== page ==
Copyright matters

Copyright - a shared responsibility © 2012 Photos.com, a division of Getty Images

Your questions answered below:

Why are hymns protected by copyright?
What is protected by copyright within Singing the Faith
But what about “public domain” on the Internet?
What does purchase of the hymn book allow me to do?
CCLI or Calamus: which licence do I need?
Which hymns and songs within Singing the Faith are covered by CCLI or
Calamus licences?
Copyright and the electronic words edition of Singing the Faith

 

 

Why are hymns protected by copyright?

Copyright exists in order to enable a creator to protect their original work and prevent others from using or altering it without permission. The Copyright, Designs and Patents Act 1988 is the legislation that currently operates in the UK.

What is protected by copyright within Singing the Faith?

Copyright exists within five distinct elements of the printed hymn book:

  • Hymns and songs that are not in the public domain*: This encompasses both words and music.  (Where words and music have been written separately, it is probable that independent copyright exists in the words and in the music.)
  • Hymns and songs that are in the public domain* but have been adapted: Copyright exists in any new musical arrangements or changes to words.
  • The collection in its entirety: In addition to copyright existing within individual hymns and songs, it also subsists within the collection as a whole. I.e. copyright protects the particular selection and ordering of hymns and songs which, altogether, make up Singing the Faith.
  • Typographical arrangement and layout: This refers to how the music and words appear on the printed page.
  • The front-cover artwork: The Singing the Faith wording is a unique design by the textural artist Stephen Raw.

*A work will fall into the public domain once copyright expires. For literary, dramatic, musical or artistic works, this is 70 years from the end of the calendar year in which the last remaining author or composer of the work dies. (This may differ if the copyright work originates outside the UK.) Copyright in the typographical arrangement of a published edition expires 25 years from the end of the year in which the edition was first published. More information on copyright in general can be found here.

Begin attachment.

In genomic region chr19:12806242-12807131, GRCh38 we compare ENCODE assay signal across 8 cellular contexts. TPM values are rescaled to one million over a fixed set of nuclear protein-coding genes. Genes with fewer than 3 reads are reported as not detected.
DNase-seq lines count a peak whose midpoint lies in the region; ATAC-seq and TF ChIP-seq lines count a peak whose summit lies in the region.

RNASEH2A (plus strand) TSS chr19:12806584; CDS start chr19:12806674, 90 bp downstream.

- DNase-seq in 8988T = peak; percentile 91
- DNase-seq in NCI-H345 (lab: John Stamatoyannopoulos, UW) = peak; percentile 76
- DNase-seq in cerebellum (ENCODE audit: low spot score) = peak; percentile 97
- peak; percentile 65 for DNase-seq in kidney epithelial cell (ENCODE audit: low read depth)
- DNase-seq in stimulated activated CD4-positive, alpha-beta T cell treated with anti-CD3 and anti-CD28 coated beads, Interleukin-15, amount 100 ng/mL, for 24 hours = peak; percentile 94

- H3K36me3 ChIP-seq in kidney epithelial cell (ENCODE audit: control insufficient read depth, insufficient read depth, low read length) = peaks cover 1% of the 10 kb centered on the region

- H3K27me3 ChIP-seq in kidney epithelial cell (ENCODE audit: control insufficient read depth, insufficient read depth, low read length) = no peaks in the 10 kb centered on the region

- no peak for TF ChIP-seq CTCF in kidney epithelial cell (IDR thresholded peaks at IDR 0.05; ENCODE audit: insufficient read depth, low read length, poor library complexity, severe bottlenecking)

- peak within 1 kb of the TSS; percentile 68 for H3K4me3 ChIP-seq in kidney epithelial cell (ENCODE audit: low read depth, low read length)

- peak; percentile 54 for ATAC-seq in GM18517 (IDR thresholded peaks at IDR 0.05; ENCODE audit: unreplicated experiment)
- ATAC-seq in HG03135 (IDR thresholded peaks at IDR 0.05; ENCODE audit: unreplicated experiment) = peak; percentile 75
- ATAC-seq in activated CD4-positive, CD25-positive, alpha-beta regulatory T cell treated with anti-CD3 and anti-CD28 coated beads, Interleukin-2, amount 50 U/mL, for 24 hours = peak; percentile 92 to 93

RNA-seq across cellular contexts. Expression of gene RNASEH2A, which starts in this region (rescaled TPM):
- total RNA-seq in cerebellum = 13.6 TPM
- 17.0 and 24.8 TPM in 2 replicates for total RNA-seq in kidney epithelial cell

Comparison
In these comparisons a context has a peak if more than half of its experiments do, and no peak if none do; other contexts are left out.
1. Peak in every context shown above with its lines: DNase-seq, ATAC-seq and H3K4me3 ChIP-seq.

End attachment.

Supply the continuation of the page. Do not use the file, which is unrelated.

© 2012 Photos.com, a division of Getty Images

But what about “public domain” on the Internet?

There is a common misunderstanding about what is meant by “public domain” with regards to the Internet. While work published on the Internet may be publicly accessible, it should not be assumed that it is therefore in the public domain.

Anyone who wishes to put copyright material on the Internet should ensure that they have the permission of the owners of the rights in the material. This is also true if you wish to download or distribute material that others have placed on the Internet. The law may be different in other countries so copyright material may have been put on the Internet in other countries without infringing copyright there, but it could still be illegal to use (including download) the material without permission in the UK.

What does purchase of the hymn book allow me to do?

You are free to sing and play from the printed hymn book (words and music) during worship services as copyright fees are already included in the purchase price of each book.

However, if you wish to project words or music then further permission is required from the individual copyright holders. This also applies to the creation of multiple handouts. So that churches do not have to contact copyright holders each time they wish to use their work, a number of organisations administer licences on behalf of copyright holders’ – principally Christian Copyright Licencing International (CCLI) and Calamus UK Copyright Scheme.

CCLI or Calamus: which licence do I need?

This will depend on which hymns and songs you wish to reproduce as well as how you wish to reproduce them e.g. projection or photocopy.

Christian Copyright Licensing International (CCLI) represents a wide range of copyright holders and offers a number of different copyright licences to churches, schools and other places of worship. To work out which licence may be appropriate for your church’s needs, please see here.